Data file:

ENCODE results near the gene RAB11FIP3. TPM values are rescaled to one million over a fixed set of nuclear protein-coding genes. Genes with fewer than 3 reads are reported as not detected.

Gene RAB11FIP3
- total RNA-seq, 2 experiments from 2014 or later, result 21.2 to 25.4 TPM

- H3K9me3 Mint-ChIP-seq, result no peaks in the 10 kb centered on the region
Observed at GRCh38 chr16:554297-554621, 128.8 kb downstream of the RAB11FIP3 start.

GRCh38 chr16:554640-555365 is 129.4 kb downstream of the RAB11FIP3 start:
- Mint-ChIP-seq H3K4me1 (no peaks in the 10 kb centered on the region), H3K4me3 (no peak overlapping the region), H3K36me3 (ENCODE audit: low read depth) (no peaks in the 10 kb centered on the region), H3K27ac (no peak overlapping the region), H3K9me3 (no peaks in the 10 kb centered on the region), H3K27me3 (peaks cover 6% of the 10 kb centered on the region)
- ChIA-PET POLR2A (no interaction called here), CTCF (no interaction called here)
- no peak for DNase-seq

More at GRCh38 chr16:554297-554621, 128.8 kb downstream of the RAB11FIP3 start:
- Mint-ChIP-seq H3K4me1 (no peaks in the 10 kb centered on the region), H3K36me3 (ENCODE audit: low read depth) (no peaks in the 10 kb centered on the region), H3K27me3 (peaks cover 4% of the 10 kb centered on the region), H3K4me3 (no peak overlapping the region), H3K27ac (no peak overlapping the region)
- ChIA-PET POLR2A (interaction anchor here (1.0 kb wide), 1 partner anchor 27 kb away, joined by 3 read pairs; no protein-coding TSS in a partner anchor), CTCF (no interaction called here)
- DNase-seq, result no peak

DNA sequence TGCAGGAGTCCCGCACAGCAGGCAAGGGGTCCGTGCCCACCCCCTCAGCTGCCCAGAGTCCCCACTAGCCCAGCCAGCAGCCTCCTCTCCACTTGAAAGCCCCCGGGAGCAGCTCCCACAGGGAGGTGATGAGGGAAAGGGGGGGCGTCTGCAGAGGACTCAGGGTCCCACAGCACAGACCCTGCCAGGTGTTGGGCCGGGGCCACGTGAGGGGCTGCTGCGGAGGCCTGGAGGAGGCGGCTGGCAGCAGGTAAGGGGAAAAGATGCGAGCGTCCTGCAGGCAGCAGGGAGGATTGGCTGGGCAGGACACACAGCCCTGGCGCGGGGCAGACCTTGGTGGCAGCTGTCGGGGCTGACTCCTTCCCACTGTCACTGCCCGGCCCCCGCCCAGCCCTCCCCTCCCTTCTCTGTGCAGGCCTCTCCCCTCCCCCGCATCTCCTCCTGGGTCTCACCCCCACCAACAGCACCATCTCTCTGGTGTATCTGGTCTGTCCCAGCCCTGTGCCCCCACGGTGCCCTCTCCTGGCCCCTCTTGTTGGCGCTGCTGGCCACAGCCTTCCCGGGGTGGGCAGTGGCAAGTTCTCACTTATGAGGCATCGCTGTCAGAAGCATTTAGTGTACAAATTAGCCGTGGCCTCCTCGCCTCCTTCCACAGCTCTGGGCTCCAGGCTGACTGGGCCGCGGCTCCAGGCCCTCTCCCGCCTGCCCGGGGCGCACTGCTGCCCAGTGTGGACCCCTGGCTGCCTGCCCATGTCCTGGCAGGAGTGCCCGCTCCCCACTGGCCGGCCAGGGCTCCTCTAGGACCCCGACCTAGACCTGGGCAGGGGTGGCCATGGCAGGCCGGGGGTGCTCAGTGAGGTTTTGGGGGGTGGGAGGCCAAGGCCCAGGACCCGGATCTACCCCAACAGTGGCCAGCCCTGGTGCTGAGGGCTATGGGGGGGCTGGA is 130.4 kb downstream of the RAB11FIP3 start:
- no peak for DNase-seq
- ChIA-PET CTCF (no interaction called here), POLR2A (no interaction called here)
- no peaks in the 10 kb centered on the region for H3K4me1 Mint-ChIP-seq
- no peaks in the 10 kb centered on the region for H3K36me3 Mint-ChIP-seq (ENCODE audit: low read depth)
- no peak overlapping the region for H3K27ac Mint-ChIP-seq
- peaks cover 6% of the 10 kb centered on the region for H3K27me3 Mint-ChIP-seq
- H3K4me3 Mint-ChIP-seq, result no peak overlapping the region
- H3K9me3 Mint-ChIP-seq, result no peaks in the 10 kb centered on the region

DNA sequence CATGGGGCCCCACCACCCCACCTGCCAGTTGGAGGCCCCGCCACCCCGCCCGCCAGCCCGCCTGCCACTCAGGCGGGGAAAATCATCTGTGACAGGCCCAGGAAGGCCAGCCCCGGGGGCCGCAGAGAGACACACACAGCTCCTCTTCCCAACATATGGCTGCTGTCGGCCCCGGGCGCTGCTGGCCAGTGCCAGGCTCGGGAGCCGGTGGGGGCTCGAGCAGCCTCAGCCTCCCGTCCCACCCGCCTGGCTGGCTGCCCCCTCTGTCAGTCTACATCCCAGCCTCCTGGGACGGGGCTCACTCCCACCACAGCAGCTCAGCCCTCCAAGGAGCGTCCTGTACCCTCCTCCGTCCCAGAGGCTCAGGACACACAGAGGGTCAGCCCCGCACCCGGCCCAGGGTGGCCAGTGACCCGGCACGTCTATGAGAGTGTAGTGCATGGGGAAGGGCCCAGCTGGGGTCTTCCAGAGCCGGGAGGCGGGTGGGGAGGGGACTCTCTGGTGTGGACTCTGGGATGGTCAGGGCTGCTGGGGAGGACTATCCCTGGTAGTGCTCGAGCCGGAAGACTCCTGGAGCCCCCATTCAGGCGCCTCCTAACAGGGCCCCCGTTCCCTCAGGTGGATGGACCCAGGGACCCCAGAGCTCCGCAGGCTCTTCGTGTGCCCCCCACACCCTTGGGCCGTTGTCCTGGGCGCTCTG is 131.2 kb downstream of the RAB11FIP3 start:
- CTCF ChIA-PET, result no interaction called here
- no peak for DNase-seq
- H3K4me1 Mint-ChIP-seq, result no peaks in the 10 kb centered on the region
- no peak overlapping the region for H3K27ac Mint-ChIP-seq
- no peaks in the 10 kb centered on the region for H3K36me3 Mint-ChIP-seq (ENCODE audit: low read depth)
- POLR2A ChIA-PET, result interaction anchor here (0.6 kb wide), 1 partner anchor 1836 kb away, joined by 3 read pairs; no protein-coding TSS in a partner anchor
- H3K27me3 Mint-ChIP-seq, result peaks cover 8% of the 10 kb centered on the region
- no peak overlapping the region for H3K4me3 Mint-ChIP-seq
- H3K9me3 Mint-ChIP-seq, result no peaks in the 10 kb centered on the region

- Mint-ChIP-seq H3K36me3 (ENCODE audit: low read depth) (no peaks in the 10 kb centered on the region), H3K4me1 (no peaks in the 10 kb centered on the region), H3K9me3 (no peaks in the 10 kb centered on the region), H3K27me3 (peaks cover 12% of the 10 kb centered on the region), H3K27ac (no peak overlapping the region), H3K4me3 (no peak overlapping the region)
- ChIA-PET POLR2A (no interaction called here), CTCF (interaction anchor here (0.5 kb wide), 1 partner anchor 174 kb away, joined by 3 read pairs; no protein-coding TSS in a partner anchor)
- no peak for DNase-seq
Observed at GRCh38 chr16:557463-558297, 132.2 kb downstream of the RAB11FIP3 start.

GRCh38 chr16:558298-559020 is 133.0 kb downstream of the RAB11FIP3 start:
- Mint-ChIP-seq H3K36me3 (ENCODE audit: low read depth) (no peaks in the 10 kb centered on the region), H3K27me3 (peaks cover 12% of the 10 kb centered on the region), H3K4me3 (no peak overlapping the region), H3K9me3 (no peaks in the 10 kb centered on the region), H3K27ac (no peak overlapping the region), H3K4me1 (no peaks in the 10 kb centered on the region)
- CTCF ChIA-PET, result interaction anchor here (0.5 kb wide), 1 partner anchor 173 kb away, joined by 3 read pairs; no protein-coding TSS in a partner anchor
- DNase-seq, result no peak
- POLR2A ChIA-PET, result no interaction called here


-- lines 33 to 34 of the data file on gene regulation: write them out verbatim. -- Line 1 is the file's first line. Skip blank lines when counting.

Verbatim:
- Mint-ChIP-seq H3K36me3 (ENCODE audit: low read depth) (no peaks in the 10 kb centered on the region), H3K4me1 (no peaks in the 10 kb centered on the region), H3K9me3 (no peaks in the 10 kb centered on the region), H3K27me3 (peaks cover 12% of the 10 kb centered on the region), H3K27ac (no peak overlapping the region), H3K4me3 (no peak overlapping the region)
- ChIA-PET POLR2A (no interaction called here), CTCF (interaction anchor here (0.5 kb wide), 1 partner anchor 174 kb away, joined by 3 read pairs; no protein-coding TSS in a partner anchor)